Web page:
Friday, February 3, 2012

Painting Like a Child... Again


“Creating art in a childlike manner means to be simple and direct, resulting in immediate imagery.” –George Rodrigue

Since founding the George Rodrigue Foundation of the Arts (GRFA) in 2009, George Rodrigue has visited dozens of schools and thousands of children across Louisiana, Northwest Florida and Little Rock, Arkansas.*  Through GRFA he fulfills his need to contribute to his community within the arts and education, words scarcely combined in his own childhood in 1950s New Iberia.  


This week we visited Martin Behrman Charter School in Algiers, a city on the West bank of New Orleans.  Following a drawing lesson in Behrman's historic auditorium, the 4th grade students painted pink snakes, striped lions, and polka-dot birds with George Rodrigue.  In addition, through George's Art Closet, the class received a year's worth of art supplies.

(Susan Poag of The Times-Picayune filmed a wonderful video of George Rodrigue painting with students at Behrman.  I'm having trouble embedding it, so in the meantime, click here for the link-)


For the older students, this week we launched our first annual Digital Art Contest with a reception in the George Rodrigue Foundation of the Arts Education Center.  Louisiana high school students submit 3-D renderings, competing for $15,000 in scholarships, awarded during a luncheon this summer honoring the winners.

"Today’s art students embrace technology as an artistic tool and pursue careers accordingly,” writes George Rodrigue.  “Three-D models in movies such as Toy Story and within video games such as World of Warcraft reach millions of people and affect our world.”

Rodrigue recognizes the significance of technology in the arts for this computer generation:

“I challenge educators and business leaders to join GRFA in embracing the digital arts as a viable industry for Louisiana and an important addition to our state’s educational programming."

(click photo to enlarge:  GRFA Executive Director Jacques Rodrigue explains the Digital Art Contest during its launch at the foundation’s education center, 747 Magazine Street, New Orleans)


Along these lines, this weekend (February 4, 2012) we award our top fifteen finalists each their share of $50,000 in scholarship money for their winning entries in our annual art contest.  This traditional competition honors Louisiana students for their paintings, drawings, collages and photographs based on this year’s theme “Louisiana’s Bicentennial.”

(pictured, a collage of the finalists’ artworks; for a better look, click photo to enlarge, or click here for individual entries-)


Hundreds of students from across the state submitted their artistic celebration of two hundred years of Louisiana’s statehood.  The top winner designs the official Louisiana Bicentennial Poster, representing our state throughout this important year.

With his foundation, George Rodrigue encourages the arts in all areas of education, even as state and federal funding wane thinner by the day.  Through the generosity of several corporations, organizations, and GRFA’s founding members, along with a successful Print Donation Program, he watches his dream become a reality, as children remain inspired by the arts in school, just as he remains inspired by the arts in life.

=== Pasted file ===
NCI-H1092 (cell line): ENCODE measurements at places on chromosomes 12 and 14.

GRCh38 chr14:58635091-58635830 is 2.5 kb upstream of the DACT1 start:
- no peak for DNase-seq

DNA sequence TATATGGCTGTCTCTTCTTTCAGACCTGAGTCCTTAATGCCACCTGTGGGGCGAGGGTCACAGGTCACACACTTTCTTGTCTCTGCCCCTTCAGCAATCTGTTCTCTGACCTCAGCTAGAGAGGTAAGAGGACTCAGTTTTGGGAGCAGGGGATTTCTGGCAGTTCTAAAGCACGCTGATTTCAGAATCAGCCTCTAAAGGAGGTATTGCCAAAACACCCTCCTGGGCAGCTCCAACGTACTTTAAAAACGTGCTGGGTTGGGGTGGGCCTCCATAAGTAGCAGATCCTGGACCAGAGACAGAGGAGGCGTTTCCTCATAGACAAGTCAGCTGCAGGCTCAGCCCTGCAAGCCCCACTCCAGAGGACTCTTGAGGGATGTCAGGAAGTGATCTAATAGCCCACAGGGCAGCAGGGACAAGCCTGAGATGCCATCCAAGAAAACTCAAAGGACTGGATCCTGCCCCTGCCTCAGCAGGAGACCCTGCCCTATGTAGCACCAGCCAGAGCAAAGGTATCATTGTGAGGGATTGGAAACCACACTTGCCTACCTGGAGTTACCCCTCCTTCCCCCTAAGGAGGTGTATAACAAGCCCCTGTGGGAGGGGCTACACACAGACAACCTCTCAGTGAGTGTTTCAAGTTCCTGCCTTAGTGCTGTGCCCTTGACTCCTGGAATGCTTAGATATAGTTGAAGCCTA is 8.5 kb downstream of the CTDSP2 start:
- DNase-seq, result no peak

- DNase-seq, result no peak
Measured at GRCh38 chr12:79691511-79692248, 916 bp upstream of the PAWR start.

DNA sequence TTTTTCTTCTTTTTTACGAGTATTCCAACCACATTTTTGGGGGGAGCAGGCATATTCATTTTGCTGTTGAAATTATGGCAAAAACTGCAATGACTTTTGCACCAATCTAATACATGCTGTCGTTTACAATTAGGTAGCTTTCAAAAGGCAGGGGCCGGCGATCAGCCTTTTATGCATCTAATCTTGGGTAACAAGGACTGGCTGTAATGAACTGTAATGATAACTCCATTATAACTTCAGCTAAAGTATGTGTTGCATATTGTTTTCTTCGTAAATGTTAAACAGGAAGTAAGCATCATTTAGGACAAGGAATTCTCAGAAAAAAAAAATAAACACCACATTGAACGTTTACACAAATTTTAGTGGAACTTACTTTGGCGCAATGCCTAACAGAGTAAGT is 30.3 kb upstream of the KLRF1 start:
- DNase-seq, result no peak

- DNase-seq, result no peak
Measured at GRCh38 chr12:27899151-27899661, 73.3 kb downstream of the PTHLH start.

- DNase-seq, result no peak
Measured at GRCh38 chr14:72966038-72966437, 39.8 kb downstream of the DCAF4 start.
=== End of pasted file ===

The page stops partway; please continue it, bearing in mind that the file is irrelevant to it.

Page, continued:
(pictured, The Dog Within, 1995, 40x30, acrylic on canvas)


It was Pablo Picasso who said, famously, 

“It took me a whole lifetime to learn how to draw like a child again.”

And it was Jackson Pollock who rediscovered this same sincere, play-like approach at a young age, thirty-five:

“On the floor, I am more at ease.  I feel nearer, more a part of the painting, since this way I can walk around it, work from the four sides and literally be in the painting.”*


Looks like fun to me-

Wendy

-Pictured above:  Rodrigue ‘drips’ ala Pollock; see “Jackson Pollock at 100,” my latest story for Gambit Weekly, linked here-

-Learn more about the George Rodrigue Foundation of the Arts here-

*See the links under "GIVING BACK" to the right of this post-

*Pollock quote from The Shock of the New by Robert Hughes, Alfred A. Knopf, New York, 1996, p. 313
Best Blogger Tips

4 comments:

  1. I loved that clip of the kids painting with George. The paintings they were laying down on the floor looked great. How wonderful that the Rodrigue Foundation gives them art supplies. Creativity is so important for finding meaning in life. You are all doing so much to enrich the lives of these kids. Good for you!

    ReplyDelete
  2. Wonderful - lucky students ! A true inspiration.

    ReplyDelete
  3. You two are the most amazing couple I have ever met. Thank you for making my trip to Washington a memorable one!!

    ReplyDelete
    Replies
    1. Hi Anon - It was a blast, to be sure. Although I admit that after all of that Mardi Gras madness, we feel a bit like we were run over by a truck. And now in New Orleans it's Carnival time! Thank you for your sweet words-

      Delete